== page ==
The high incidence of anterior cervical pseudomeningoceles seen at the authors’ institution within a relatively brief period suggests that this lesion is not rare. The authors believe that it is important to recognize the compressive nature of these lesions and their potential to cause devastating neurological injury.
Nicholas C. Bambakidis, Nicholas Theodore, Peter Nakaji, Adrian Harvey, Volker K. H. Sonntag, Mark C. Preul and Robert H. Miller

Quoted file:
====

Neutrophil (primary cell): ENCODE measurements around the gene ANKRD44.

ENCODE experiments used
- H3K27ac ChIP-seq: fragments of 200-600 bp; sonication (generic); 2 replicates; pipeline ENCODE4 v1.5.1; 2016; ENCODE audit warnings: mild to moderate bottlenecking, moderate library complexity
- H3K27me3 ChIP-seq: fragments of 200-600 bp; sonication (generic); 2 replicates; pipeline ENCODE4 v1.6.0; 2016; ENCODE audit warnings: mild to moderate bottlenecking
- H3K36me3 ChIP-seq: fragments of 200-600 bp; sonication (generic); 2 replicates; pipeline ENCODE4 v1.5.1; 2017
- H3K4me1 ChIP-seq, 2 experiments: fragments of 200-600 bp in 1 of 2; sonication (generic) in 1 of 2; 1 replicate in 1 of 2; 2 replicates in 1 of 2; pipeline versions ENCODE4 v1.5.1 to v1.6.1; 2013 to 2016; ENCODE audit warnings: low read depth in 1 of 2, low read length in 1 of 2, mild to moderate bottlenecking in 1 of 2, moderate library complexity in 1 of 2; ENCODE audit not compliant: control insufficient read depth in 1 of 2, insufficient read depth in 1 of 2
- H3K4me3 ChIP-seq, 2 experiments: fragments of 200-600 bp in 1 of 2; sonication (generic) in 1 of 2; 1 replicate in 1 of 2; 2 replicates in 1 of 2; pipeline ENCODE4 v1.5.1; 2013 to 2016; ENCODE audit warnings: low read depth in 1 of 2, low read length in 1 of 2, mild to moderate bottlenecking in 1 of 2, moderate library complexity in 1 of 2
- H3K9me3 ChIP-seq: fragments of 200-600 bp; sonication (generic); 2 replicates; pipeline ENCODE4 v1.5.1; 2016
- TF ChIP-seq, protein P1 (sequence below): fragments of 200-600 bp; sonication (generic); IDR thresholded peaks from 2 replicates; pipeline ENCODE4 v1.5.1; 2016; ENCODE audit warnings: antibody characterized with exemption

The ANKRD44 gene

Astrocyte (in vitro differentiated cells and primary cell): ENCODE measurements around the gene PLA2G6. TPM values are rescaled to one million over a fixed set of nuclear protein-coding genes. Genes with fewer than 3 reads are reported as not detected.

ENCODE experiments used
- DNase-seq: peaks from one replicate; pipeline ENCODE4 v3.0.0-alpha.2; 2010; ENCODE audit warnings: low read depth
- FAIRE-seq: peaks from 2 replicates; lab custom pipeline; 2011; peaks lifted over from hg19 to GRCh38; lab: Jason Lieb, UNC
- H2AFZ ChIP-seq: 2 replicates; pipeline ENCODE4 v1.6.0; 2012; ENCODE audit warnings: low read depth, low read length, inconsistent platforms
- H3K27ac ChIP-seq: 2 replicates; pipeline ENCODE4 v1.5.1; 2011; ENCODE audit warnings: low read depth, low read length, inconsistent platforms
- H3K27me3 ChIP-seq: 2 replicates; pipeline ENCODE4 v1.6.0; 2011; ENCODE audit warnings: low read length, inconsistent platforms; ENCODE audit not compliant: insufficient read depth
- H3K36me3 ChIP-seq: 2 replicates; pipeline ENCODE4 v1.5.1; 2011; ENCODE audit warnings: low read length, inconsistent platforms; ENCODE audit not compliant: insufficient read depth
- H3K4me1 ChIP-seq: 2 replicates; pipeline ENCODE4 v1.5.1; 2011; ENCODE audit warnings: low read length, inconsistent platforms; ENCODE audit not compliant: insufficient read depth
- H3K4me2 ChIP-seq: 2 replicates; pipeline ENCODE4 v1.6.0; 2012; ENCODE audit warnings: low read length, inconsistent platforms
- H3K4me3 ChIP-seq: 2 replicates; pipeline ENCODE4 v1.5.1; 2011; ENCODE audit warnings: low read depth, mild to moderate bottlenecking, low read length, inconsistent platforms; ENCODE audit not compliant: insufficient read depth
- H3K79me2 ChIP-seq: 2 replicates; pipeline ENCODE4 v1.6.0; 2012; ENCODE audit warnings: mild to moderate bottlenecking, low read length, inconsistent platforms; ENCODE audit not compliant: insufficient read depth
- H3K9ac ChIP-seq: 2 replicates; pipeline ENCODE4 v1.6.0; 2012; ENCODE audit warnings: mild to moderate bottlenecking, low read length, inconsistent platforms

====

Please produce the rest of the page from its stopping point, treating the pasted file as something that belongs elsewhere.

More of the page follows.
The continuous regeneration of glial cells arising from endogenous stem cell populations in the central nervous system (CNS) occurs throughout life in mammals. In the ongoing research to apply stem cell therapy to neurological diseases, the capacity to harness the multipotential ability of endogenous stem cell populations has become apparent. Such cell populations proliferate in response to a variety of injury states in the CNS, but in the absence of a supportive microenvironment they contribute little to any significant behavioral recovery. In the authors' laboratory and elsewhere, recent research on the regenerative potential of these stem cells in disease states such as spinal cord injury has demonstrated that the cells' proliferative potential may be greatly upregulated in response to appropriate growth signals and exogenously applied trophic factors. Further understanding of the potential of such multipotent cells and the mechanisms responsible for creating a favorable microenvironment for them may lead to additional therapeutic alternatives in the setting of neurological diseases. These therapies would require no exogenous stem cell sources and thus would avoid the ethical and moral considerations regarding their use. In this review the authors provide a brief overview of the enhancement of endogenous stem cell proliferation following neurological insult.